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The new Sandy Bridge CPUs are expected to pop up in a refreshed version of the MacBook Air within a month.  (Source: Apple)

They'll also be prominently featured in ASUS's new slick UX21 ultraportable.  (Source: ASUSTek)
New chips draw a mere 17 watts

Intel Corp. (INTC) has its hands full, facing threats from ARM Holdings plc's (ARMH) surging consortium of chipmakers and a rejuvenated Advanced Micro Devices, Inc. (AMD) [1][2][3].  ARM processors have traditionally ran circles around Intel's designs in power consumption and thus have dominated the small mobile device market.  Meanwhile, AMD's new Fusion processors are looking pretty good themselves, with strong integrated graphics than current Sandy Bridge offerings, equivalent power consumption, and a lower price tag.

But Intel has just released a new set of chips that may trash Fusion's power levels and performance, and hold off ARM for a bit longer.  The new parts are all dual-core low voltage Sandy Bridge designs.

The new chips are:
  • Core i7-2677M: 2 cores, 1.8GHz (2.9GHz Turbo), 4MB cache, 17 watts, $317 USD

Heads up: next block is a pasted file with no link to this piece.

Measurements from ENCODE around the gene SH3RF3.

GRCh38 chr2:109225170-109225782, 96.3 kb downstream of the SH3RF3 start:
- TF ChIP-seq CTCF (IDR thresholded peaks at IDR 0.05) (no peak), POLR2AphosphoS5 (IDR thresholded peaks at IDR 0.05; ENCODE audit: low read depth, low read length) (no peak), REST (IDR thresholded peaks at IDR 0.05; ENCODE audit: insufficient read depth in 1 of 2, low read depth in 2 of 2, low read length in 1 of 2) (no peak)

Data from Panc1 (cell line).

• Core i7-2637M: 2 cores, 1.7GHz (2.8GHz Turbo), 4MB cache, 17 watts, $289 USD
  • Core i5-2557M: 2 cores, 1.7GHz (2.7GHz Turbo), 3MB cache, 17 watts, $250 USD
The second mentioned clock speed is Sandy Bridge's "TurboBoost" feature.  Similar to AMD's "TurboCore" feature found in its new Llano Fusion APUs, TurboBoost bumps the clock speed of the chip during times when high performance is demanded.  By keeping the clock speed typically much lower most of the time, the chips can save a lot of power.

Both CNET and MacRumors are speculating that the chips are aimed at ultra-portable laptops, such as the MacBook Air (which coincidentally would be the most palatable target for an ARM-powered Mac notebook).  

The MacBook Air is expected to be refreshed sometime in June or July.  July seems the most likely date, as a refresh could coincide with the launch of Apple's new personal computer operating system, OS X 10.7 "Lion". 

CNET says the Core i7-2557M chip will also be used in the upcoming Asus UX21 ultraportable by ASUSTEK Computer Inc.'s (TPE:2357).




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